With its market share protection strategy working, OPEC decided on Friday to maintain its current output ceiling at 30 million barrels per day. It is a move that has largely been expected by the market since the policy has had its desired impact -- U.S. oil production is poised to decline while global oil demand growth is starting to heat up. That's a recipe for mildly higher oil prices, which will increasingly fall into OPEC's coffers as it starts to take market share from the U.S. and other higher-cost oil producers.
The market responded when OPEC would not
When OPEC decided not to cut its oil production last November after rising crude supplies were met with tepid demand, it sent shockwaves through the oil industry. That decision accelerated the oil price decline, causing prices to bottom out at around $45 per barrel.
That steep drop in oil prices forced the market to respond when OPEC chose to keep pumping oil out close to its capacity. That response came largely from U.S. oil companies, which laid down rigs at a record pace. Prior to this June's OPEC meeting, the U.S. oil industry cut its rig count every single week for 25 consecutive weeks, according to data from Baker Hughes (NYSE:BHI). That resulted in a dramatic drop in the U.S. rig count, as noted in the chart below.
Overall, the rig count is down 60% from the peek and is now at a level not seen since January of 2003.
With less rigs drilling, it is widely expected that U.S. oil production will begin to decline in the second half of 2015. That projected decline is largely behind the big rally in oil prices off the bottom. Further, this projected decline is why oil prices have been largely tame over the past week after it became evident that OPEC wasn't going to give any ground on production.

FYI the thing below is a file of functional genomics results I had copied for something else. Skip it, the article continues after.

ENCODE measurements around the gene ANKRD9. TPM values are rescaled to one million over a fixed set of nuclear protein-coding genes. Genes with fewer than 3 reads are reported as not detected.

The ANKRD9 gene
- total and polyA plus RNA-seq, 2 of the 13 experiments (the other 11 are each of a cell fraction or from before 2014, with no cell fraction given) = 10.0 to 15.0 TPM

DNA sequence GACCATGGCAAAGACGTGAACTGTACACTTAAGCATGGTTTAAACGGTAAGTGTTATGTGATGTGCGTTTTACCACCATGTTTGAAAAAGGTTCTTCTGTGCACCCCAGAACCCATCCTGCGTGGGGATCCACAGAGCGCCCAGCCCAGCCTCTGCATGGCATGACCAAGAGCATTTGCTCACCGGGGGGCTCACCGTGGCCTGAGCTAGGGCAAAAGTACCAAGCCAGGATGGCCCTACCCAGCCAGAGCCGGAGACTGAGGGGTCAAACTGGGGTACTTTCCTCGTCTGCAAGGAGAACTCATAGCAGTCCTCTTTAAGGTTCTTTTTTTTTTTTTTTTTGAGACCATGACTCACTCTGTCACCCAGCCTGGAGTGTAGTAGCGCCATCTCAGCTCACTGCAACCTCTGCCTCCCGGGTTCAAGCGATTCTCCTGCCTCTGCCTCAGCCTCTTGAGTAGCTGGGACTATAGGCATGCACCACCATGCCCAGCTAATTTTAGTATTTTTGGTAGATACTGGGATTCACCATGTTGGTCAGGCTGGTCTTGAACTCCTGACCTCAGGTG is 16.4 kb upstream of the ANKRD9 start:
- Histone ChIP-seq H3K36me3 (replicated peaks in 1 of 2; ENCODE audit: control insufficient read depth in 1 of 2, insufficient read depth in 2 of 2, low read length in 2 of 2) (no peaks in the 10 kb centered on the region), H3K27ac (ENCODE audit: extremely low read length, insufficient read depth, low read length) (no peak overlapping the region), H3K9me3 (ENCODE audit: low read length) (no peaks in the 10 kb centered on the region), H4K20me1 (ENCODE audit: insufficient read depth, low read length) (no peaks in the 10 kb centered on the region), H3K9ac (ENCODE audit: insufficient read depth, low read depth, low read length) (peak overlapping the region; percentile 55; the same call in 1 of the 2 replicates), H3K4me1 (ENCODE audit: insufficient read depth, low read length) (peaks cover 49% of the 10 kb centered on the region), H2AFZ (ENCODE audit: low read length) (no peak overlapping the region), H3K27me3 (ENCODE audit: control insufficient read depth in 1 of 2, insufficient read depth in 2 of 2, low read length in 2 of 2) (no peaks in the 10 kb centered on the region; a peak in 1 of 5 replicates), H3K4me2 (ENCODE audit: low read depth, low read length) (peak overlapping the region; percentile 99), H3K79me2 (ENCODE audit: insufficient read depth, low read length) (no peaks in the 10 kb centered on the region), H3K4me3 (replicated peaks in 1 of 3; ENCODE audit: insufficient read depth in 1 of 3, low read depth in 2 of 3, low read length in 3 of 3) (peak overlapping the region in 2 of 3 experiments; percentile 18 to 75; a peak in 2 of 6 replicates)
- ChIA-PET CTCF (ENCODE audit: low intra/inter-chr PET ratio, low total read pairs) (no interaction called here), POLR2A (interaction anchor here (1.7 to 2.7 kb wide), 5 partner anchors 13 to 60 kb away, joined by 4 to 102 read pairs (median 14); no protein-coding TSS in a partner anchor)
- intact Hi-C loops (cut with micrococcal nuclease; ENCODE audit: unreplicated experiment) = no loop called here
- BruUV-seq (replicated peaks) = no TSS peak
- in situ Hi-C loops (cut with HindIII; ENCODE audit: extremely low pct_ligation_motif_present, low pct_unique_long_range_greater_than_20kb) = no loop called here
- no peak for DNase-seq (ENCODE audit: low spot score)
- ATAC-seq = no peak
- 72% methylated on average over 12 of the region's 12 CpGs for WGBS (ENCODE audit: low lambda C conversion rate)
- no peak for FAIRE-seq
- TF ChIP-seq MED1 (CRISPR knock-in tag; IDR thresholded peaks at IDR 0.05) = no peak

Aside from knocking rival producers out of the market, OPEC's other main goal has been to spur new demand. Persistently high oil prices over the past few years has cut into demand for oil. High oil prices have not only curbed demand, but have also spurred investment into energy efficiency. However, lower oil prices as of late are beginning to refuel demand for more oil.
For example, gasoline demand in the U.S. is starting to pick up and is well above last year's demand, as noted on the chart below from the U.S. Energy Information Administration.
Even more broadly, worldwide demand for oil is expected to accelerate in 2015 as a result of lower oil prices. The International Energy Agency's current forecast is calling for 1.1 million barrels per day of additional demand for oil in 2015, bringing the daily average up to 93.6 million barrels per day. That demand growth is much higher than 2014, when demand only rose by 700,000 barrels a day. That increase was much less than expected and was one of the big factors in the crude oil collapse in the back half of the year.
What this means for oil prices
With OPEC pumping out as much oil as it can, it will still take some time before supply and demand are in balance. However, given the dramatic drop in the U.S. rig count and the acceleration in demand for crude, the signs are apparent that the market is self-correcting. Because of this, OPEC's view is that oil prices will continue to rebound, even without its help. However, most members now think that a return to triple-digit oil prices are off the table for quite some time.
Instead, the largely held view of OPEC members is that $75 per barrel is what the market should expect to see by the end of this year, with some members calling it the new "fair price" for oil. That price suggests there is some upside left, as oil has been around $60 per barrel of late. However, it remains to be seen if that price doesn't lead to a reacceleration of U.S. oil production, as shale costs have fallen so dramatically that $75 could very well be the new $100 for shale economics.
Matt DiLallo has no position in any stocks mentioned. The Motley Fool has no position in any of the stocks mentioned. Try any of our Foolish newsletter services free for 30 days. We Fools may not all hold the same opinions, but we all believe that considering a diverse range of insights makes us better investors. The Motley Fool has a disclosure policy.